3. Abstract We present an analysis of a densely repeating sample of bursts from the first repeating fast radio burst, FRB 121102. We reanalyzed the data used by Gourdji et al. and detected 93 additional bursts using our single-pulse search pipeline. In total, we detected 133 bursts in three hours of data at a center frequency of 1.4 GHz using the Arecibo telescope, and develop robust modeling strategies to constrain the spectro-temporal properties of all of the bursts in the sample. Most of the burst profiles show a scattering tail, and burst spectra are well modeled by a Gaussian with a median width of 230 MHz. We find a lack of emission below 1300 MHz, consistent with previous studies of FRB 121102. We also find that the peak of the log-normal distribution of wait times decreases from 207 to 75 s using our larger sample of bursts, as compared to that of Gourdji et al. Our observations do not favor either Poissonian or Weibull distributions for the burst rate distribution. We searched for periodicity in the bursts using multiple techniques, but did not detect any significant period. The cumulative burst energy distribution exhibits a broken power-law shape, with the lower- andmore »higher-energy slopes of −0.4 ± 0.1 and −1.8 ± 0.2, with the break at (2.3 ± 0.2) × 10 37 erg. We provide our burst fitting routines as a Python package burstfit 4 4 that can be used to model the spectrogram of any complex fast radio burst or pulsar pulse using robust fitting techniques. All of the other analysis scripts and results are publicly available. 5 5« less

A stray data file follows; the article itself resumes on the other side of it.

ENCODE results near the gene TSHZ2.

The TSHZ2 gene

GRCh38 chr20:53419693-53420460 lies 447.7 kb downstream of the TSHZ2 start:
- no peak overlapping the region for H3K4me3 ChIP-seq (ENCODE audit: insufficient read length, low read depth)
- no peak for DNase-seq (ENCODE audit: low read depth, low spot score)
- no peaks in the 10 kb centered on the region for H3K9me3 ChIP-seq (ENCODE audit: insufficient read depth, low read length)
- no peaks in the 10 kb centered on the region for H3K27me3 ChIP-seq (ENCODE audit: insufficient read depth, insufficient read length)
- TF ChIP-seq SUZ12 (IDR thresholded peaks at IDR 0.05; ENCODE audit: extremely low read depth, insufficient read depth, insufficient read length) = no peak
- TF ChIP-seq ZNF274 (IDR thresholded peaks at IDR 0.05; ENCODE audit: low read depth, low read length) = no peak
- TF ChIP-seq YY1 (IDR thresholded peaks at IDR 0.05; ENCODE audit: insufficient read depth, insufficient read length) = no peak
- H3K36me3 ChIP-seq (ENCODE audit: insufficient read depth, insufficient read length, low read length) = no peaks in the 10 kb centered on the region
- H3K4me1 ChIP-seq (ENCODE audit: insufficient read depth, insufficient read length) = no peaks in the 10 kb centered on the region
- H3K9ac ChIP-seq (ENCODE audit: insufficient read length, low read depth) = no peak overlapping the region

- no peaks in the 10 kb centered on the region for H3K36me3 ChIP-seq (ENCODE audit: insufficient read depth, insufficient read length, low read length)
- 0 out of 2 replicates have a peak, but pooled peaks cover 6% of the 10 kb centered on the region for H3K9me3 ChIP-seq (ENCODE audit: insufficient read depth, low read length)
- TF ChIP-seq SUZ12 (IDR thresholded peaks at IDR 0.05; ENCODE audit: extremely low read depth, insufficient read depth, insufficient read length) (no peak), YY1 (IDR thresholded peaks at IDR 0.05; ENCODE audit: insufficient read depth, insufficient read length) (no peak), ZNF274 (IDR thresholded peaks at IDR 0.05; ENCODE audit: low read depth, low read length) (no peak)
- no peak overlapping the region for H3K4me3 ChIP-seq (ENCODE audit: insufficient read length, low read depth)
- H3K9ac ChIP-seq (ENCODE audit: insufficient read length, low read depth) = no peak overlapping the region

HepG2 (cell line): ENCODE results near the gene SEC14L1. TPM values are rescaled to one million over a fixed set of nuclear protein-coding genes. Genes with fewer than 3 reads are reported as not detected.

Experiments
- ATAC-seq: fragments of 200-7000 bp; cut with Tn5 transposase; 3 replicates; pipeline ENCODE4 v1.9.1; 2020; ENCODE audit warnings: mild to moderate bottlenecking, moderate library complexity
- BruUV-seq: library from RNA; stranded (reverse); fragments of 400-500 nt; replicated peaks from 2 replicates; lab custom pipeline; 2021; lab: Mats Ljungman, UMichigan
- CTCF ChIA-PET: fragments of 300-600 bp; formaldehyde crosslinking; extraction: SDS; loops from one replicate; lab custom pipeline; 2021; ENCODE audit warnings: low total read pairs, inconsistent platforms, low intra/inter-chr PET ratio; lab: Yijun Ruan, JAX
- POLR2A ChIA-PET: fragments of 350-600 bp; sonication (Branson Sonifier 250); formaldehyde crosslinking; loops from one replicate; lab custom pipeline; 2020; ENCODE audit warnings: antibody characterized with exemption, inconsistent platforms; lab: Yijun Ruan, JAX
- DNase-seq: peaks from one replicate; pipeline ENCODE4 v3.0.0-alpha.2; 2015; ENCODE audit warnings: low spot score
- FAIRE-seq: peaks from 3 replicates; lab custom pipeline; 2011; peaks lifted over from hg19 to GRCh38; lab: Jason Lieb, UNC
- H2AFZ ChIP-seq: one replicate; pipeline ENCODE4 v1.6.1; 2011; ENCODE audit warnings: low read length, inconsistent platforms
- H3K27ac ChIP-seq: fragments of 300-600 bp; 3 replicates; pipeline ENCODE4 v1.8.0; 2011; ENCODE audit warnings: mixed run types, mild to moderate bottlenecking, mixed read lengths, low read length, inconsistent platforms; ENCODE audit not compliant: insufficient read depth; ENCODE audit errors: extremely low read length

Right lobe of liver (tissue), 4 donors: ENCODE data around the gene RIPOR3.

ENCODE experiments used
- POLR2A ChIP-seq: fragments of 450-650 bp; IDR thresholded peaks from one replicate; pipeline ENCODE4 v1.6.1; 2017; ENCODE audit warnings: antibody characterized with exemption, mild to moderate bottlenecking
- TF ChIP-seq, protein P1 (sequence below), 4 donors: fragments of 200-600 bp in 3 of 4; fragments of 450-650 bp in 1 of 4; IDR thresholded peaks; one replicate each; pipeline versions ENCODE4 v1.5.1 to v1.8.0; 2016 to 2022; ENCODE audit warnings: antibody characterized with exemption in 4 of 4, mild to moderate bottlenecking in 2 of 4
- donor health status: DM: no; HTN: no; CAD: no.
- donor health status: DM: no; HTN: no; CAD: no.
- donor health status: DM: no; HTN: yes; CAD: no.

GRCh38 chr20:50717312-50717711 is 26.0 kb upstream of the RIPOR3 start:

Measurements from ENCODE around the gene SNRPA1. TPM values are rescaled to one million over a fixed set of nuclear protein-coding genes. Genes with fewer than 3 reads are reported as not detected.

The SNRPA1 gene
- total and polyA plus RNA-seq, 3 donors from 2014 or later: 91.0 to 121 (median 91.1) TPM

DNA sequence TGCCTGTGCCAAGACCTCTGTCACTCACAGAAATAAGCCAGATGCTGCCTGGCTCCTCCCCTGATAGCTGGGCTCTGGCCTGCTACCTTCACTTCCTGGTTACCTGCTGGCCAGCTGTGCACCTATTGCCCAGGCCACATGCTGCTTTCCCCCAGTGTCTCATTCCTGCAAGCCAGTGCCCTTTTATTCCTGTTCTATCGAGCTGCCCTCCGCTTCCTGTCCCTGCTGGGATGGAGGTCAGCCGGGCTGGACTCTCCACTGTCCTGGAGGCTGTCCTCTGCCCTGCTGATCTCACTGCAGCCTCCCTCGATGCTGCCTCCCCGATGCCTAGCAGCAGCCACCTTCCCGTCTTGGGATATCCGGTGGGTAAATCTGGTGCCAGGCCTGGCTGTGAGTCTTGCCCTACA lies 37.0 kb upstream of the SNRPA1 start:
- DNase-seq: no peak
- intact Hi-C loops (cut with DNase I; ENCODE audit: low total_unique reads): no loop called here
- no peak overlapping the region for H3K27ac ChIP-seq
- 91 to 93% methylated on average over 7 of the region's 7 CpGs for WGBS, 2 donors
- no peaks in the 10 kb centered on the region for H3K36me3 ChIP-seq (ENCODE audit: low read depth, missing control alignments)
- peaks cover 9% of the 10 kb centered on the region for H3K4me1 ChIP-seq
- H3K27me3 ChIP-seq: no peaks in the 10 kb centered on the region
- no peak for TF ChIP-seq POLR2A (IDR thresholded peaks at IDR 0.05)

4. Abstract We present the discovery and timing of the young (age ∼28.6 kyr) pulsar PSR J0837–2454. Based on its high latitude ( b = 98) and dispersion measure (DM = 143 pc cm −3 ), the pulsar appears to be at a z -height of >1 kpc above the Galactic plane, but near the edge of our Galaxy. This is many times the observed scale height of the canonical pulsar population, which suggests this pulsar may have been born far out of the plane. If accurate, the young age and high z -height imply that this is the first pulsar known to be born from a runaway O/B star. In follow-up imaging with the Australia Telescope Compact Array (ATCA), we detect the pulsar with a flux density S 1400 = 0.18 ± 0.05 mJy. We do not detect an obvious supernova remnant around the pulsar in our ATCA data, but we detect a colocated, low-surface-brightness region of ∼15 extent in archival Galactic and Extragalactic All-sky MWA Survey data. We also detect colocated H α emission from the Southern H α Sky Survey Atlas. Distance estimates based on these two detections come out to ∼0.9 kpc and ∼0.2 kpc, respectively, bothmore »of which are much smaller than the distance predicted by the NE2001 model (6.3 kpc) and YMW model (>25 kpc) and place the pulsar much closer to the plane of the Galaxy. If the pulsar/remnant association holds, this result also highlights the inherent difficulty in the classification of transients as “Galactic” (pulsar) or “extragalactic” (fast radio burst) toward the Galactic anticenter based solely on the modeled Galactic electron contribution to a detection.« less